Japan in Focus / Let’s go to the museum / Film museum a paradise for movie devotees

Photo by Taku Yaginuma / Special to The Yomiuri Shimbun

A wide variety of cameras, projectors and other equipment show the changing times.

By Yusuke Sano / Yomiuri Shimbun Staff Writer The National Film Archive of Japan — the only national film institute in Japan — has an ever-growing collection of about 1 million film samples, posters, stills, relevant books and other movie-related items.

Its permanent exhibition features about 300 cameras, projectors and other items.

The display just inside to the left has a photograph of a smiling old man and a piece of film. The man is Louis Lumiere and the film is of the Rue de la Republique in Paris in 1895.

Louis and his brother Auguste are known as “the inventors of the moving picture.” The film, which Louis sent to Japanese director Shigeyoshi Suzuki, shows nameless Parisians at the end of the 19th century when film was still in its infancy.

Inside, movie cameras in a variety of shapes and sizes are on display. These include a Pathe Professional, an early movie camera manufactured in France around the 1910s, which looks like three boxes stacked on top of each other.

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  • Photo by Taku Yaginuma / Special to The Yomiuri Shimbun

    A photograph of Louis Lumiere, one of the “inventors of the moving picture,” and a piece of film he sent to director Shigeyoshi Suzuki.

  • Photo by Taku Yaginuma / Special to The Yomiuri Shimbun

    A Pathe Professional camera that was frequently used around the 1910s

  • Photo by Taku Yaginuma / Special to The Yomiuri Shimbun

    An animation table made by Noburo Ofuji

  • The Yomiuri Shimbun

Early movies were shot on “glass stages,” which had ceilings covered in glass, and used the light of the sun on clear days. As lighting technology has advanced, light fixtures have also changed greatly since that time.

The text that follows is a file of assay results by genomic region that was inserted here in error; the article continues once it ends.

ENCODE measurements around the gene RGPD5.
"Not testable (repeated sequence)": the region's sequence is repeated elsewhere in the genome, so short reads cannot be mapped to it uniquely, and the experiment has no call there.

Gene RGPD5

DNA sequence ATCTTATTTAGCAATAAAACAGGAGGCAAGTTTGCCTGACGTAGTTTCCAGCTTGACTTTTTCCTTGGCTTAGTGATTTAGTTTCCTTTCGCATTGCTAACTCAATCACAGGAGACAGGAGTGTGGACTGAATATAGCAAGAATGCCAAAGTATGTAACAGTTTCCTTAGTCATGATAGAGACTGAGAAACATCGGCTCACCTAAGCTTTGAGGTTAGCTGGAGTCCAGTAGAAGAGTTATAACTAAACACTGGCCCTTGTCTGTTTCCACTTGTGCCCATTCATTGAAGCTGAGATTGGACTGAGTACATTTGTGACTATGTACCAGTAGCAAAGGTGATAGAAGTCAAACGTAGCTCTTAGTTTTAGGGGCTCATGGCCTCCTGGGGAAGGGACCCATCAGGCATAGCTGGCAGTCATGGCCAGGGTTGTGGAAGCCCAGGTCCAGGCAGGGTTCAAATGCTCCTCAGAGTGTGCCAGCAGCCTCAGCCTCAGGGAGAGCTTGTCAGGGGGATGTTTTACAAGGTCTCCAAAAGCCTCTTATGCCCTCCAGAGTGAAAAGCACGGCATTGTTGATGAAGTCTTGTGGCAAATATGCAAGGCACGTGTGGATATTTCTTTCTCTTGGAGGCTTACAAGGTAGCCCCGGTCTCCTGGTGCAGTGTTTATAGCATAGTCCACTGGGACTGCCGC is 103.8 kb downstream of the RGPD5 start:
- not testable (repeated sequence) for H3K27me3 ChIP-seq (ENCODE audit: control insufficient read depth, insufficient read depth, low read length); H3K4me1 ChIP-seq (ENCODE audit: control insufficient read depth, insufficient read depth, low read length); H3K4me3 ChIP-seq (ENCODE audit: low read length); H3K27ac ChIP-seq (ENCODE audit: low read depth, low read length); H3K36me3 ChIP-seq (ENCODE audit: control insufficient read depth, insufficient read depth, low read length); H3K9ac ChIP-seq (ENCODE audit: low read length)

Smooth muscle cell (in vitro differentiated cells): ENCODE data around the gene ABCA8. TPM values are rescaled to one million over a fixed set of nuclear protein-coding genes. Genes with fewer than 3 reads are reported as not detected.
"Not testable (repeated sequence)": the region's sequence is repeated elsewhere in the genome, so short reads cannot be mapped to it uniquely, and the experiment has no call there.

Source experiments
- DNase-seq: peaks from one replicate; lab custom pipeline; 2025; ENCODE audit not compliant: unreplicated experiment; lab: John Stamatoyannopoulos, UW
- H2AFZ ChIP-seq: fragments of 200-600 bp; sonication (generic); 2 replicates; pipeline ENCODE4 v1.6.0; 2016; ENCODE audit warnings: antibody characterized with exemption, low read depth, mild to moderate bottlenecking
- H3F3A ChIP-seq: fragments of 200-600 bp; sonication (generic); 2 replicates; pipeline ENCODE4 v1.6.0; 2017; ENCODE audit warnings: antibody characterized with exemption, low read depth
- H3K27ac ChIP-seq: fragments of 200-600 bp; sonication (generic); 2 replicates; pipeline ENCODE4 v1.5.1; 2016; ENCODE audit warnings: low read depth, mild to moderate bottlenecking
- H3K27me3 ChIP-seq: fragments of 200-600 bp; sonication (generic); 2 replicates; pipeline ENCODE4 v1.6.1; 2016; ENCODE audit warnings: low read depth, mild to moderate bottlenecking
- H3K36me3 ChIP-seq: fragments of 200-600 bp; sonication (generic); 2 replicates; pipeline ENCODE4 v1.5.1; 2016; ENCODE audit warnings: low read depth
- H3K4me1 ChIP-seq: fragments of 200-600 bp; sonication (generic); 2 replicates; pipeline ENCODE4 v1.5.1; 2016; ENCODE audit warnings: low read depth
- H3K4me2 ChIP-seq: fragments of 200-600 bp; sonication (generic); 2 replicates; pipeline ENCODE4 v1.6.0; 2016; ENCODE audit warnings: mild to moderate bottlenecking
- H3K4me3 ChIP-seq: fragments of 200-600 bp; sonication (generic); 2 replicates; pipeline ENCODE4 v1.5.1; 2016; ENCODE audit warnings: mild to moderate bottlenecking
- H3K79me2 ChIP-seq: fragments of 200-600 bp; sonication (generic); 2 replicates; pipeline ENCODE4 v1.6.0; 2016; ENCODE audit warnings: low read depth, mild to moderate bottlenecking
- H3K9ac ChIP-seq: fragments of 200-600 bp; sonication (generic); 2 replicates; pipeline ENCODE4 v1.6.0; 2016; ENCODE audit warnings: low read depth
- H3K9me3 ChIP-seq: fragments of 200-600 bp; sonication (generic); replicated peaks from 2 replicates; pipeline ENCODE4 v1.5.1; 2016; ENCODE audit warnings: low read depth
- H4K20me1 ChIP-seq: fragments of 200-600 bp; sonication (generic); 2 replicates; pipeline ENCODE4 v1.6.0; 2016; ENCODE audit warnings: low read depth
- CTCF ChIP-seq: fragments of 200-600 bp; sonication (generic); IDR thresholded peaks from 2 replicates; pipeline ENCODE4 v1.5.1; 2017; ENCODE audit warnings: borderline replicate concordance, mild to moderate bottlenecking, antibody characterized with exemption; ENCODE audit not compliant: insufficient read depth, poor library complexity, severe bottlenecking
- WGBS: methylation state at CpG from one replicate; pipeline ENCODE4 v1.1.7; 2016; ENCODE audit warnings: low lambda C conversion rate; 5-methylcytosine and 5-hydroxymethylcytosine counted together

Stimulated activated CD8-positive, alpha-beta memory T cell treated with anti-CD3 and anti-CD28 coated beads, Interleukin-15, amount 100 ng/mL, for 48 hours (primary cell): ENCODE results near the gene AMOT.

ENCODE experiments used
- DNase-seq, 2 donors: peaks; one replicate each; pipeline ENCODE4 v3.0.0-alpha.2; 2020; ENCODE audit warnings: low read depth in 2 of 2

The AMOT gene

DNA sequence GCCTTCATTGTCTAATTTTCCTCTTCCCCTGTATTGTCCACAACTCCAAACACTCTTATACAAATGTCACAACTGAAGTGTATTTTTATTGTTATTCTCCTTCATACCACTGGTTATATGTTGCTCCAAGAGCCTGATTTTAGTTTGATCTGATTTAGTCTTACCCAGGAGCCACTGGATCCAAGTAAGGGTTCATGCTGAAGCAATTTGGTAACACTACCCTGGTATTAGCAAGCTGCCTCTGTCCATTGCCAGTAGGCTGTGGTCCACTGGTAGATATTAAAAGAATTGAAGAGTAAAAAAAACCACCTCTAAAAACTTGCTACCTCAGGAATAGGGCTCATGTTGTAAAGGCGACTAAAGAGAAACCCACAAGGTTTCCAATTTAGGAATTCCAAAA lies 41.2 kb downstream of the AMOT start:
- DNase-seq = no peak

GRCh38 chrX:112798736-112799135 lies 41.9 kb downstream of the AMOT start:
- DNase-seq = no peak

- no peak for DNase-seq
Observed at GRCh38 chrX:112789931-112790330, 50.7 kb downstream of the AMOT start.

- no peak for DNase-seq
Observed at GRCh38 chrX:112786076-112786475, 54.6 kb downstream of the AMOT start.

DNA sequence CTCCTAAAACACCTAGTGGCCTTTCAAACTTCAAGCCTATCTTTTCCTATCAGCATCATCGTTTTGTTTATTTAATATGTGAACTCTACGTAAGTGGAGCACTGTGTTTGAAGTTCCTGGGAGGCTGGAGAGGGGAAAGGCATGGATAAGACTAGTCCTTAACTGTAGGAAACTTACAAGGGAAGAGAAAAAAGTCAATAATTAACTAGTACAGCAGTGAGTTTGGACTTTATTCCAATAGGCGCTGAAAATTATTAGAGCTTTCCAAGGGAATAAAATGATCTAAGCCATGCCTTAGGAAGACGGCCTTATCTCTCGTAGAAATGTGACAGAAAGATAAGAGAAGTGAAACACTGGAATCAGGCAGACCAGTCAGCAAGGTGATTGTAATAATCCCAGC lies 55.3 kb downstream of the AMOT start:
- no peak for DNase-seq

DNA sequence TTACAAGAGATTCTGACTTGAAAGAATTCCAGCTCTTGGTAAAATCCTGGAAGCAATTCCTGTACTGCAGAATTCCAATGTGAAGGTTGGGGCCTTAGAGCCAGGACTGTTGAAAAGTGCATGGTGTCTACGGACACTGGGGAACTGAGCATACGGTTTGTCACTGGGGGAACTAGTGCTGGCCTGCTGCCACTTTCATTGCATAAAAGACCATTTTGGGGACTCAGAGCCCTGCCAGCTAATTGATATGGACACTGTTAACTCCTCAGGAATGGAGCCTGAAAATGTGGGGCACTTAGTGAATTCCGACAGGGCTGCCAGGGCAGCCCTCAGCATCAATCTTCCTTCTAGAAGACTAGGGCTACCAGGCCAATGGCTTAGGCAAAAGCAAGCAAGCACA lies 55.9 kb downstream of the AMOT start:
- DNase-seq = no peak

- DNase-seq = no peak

The occupation forces brought more than 1,000 Natco film projectors to Japan after World War II. These were used to show Civil Information and Educational Section movies — U.S.-made films dubbed in Japanese — on American democracy throughout the country. Natco projectors are portable and simply made, but some projector operators did not like them because they believed they damaged film.

Also on display is an animation table made by Noburo Ofuji, an animation pioneer in a field that now holds an unshakable place in the world of Japanese film. With a camera above and a light source below, animation cels are placed in the middle to be photographed one by one. Ofuji used silhouettes, papercuts and other techniques to render anime in a wide variety of ways.

“I want people to know that film culture was built by all kinds of people, from actors to directors and technicians,” said the archive’s senior researcher Hidenori Okada, 50.

■ National Film Archive of Japan

The archive started in 1952 as a film project at the National Museum of Modern Art. In 1970, the National Museum of Modern Art, Tokyo, opened the National Film Center. In April 2018, the archive left the museum to become an independent institution specializing in film preservation, research and exhibition. In addition to its exhibition hall, the archive shows films at its own theater.

Address: 3-7-6 Kyobashi, Chuo Ward, Tokyo

Open: 11 a.m.-6:30 p.m. (Open until 8 p.m. on the last Friday of every month. Closed Mondays, around the year-end and New Year holidays period, when changing exhibitions.)

Fee: ¥250 for adults, ¥130 for university students, free for high school students and people under age 18, or age 65 and older

Information: Call the National Film Archive of Japan at (03) 5777-8600.Speech

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